Even though the Kennedy Center exhibition was put on hold because of the pandemic, Kabaker says she has been incredibly busy during the last year.

“I’ve been really busy. I’ve probably had one of the busiest years I’ve had. My life hasn’t changed that much. I live in the country. I like being alone,” Kabaker said. In addition to illustrative commissions, she’s starting to show her work in galleries.

“I’ve been dipping my toe in the fine art world, and now I’m jumping in,” Kabaker said, highlighting a show in Los Angeles that’s scheduled to open in May. And when she’s not painting professionally, “I try to paint as often as I can for myself.” In the last year, Kabaker says she has also started “drawing from a live model over Zoom. That has become a complete surprise for me” as it’s something she hasn’t done since college.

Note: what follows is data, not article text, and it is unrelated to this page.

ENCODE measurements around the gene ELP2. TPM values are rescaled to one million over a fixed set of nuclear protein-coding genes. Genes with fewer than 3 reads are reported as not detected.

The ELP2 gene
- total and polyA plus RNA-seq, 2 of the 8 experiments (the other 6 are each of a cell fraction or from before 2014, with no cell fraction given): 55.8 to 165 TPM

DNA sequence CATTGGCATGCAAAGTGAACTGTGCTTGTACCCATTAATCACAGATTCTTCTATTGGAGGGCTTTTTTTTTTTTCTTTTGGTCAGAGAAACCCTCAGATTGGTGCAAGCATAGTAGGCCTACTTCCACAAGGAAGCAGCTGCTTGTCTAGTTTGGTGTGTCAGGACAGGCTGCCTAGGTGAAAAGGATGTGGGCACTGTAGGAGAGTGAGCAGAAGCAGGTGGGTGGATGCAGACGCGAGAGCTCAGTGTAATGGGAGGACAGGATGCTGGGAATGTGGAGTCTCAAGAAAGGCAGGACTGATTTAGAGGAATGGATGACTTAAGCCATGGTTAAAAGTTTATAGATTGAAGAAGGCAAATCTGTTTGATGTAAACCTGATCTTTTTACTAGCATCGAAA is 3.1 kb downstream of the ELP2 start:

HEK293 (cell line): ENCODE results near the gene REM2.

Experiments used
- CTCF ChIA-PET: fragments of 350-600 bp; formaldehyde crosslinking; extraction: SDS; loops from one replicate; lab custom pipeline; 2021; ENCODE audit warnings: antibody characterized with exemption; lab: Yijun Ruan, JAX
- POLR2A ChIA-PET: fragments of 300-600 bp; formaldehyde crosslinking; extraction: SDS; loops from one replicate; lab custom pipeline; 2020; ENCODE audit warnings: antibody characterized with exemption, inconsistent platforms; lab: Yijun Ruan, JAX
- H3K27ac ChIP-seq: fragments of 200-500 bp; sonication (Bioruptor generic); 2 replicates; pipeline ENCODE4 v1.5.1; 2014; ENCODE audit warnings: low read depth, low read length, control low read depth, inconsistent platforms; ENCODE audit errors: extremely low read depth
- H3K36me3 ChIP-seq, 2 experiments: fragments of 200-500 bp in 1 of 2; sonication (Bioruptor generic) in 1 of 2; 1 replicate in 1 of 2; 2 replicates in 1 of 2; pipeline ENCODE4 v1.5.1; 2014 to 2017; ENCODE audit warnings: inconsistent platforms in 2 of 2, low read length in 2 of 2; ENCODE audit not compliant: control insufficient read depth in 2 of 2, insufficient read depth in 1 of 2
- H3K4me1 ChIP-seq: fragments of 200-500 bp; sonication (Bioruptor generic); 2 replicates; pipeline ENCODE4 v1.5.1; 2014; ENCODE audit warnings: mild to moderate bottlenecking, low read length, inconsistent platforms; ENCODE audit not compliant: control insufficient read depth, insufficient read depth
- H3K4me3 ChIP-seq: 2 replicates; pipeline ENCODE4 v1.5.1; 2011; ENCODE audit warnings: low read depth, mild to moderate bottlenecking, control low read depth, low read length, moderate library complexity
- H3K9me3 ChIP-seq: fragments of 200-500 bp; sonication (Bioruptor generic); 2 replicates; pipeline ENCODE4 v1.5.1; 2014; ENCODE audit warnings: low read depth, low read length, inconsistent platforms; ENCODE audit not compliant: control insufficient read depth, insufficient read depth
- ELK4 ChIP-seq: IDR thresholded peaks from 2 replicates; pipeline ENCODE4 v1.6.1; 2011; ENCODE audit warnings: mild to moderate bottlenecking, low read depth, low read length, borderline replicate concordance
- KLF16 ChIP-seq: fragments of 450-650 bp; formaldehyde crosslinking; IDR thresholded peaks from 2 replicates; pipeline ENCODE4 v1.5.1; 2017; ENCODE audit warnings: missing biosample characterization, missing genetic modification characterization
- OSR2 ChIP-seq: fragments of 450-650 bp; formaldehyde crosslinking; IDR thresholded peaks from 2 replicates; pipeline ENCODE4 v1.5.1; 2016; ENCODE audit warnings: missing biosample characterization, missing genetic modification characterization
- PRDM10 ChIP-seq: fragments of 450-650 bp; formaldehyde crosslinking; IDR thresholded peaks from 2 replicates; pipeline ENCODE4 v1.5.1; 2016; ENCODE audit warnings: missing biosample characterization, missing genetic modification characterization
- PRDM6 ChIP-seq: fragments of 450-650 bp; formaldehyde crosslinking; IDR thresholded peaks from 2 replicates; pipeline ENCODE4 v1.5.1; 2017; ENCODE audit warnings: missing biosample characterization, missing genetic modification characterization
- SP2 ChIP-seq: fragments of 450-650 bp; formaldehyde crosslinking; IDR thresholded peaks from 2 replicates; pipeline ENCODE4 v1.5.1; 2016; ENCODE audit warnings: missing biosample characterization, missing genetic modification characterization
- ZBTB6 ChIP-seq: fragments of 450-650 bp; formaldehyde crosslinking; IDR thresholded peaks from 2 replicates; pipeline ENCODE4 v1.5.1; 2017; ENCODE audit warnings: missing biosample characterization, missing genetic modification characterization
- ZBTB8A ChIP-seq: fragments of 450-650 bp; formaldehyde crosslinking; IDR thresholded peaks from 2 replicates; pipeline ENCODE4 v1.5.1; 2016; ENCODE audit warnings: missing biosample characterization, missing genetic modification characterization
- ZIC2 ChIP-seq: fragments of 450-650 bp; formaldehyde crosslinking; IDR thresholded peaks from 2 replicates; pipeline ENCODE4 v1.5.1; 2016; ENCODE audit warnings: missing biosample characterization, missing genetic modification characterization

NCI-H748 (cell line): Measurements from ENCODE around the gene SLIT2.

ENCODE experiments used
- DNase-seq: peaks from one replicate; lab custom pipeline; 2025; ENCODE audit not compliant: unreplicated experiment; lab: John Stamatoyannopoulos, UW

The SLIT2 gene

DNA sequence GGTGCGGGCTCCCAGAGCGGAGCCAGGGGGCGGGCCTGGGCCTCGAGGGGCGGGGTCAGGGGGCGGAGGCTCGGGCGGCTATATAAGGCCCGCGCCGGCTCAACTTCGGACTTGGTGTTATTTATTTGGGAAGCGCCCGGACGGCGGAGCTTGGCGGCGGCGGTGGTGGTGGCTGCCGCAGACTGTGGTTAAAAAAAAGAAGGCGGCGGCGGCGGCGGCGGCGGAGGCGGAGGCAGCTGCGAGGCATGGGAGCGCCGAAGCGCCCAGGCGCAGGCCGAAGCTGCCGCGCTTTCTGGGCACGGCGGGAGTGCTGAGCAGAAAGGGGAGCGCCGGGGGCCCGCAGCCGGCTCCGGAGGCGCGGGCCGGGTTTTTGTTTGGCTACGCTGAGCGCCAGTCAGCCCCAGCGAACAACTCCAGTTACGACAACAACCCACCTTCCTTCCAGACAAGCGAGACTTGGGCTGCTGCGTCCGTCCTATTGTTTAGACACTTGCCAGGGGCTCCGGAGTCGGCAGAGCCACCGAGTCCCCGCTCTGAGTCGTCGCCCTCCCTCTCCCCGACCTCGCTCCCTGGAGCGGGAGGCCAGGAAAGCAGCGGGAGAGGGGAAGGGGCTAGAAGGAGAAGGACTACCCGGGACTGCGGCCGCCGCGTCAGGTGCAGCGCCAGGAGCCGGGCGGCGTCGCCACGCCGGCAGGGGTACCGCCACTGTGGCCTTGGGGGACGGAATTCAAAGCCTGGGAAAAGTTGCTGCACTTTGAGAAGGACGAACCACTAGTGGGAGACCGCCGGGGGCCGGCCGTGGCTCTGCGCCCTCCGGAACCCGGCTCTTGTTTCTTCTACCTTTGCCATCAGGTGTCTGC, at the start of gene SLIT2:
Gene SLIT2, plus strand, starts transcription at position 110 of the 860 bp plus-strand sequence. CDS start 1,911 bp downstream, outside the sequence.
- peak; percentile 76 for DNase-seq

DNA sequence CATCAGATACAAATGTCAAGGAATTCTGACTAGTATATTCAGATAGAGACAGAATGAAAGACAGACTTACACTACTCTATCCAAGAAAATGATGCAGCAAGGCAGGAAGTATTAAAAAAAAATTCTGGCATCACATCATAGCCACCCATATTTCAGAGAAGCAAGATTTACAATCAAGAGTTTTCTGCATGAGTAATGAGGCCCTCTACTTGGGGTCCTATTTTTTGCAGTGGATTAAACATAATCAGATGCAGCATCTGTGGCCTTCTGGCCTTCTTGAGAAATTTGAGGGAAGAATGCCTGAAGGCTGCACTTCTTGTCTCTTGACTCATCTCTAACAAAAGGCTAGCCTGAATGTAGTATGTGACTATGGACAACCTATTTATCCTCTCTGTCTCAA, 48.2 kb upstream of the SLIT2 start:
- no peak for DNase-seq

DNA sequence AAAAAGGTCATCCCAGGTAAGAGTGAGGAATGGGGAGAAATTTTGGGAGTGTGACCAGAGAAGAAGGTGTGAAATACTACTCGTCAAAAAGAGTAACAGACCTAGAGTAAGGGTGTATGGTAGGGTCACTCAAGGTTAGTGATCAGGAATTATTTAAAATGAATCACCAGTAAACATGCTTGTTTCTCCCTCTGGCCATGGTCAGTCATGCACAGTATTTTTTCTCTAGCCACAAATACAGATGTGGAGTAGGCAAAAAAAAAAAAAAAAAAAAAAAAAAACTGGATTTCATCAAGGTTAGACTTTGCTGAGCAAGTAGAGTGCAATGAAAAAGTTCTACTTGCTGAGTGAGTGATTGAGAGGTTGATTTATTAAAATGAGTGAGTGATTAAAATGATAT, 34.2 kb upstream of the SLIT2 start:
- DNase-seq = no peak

It’s an opportunity to push herself creatively.

“I experiment with these live drawings,” Kabaker said. “I’m drawing with an ink dropper. That’s really fun and something I’ve never done before.”

“Vital Voices: 100 Women Using their Power to Empower” can be purchased on Amazon or at bit.ly/3fvJuGg. A portrait of Gorman painted by Kabaker in collaboration with Silver Screen Design, a Greenfield-based printing business, can be purchased on various types of shirts at bit.ly/3cgKSKY. A portion of the proceeds benefits Vital Voices. Kabaker’s work can be viewed digitally at gkabaker.com.

Andy Castillo can be reached at acastillo@recorder.com.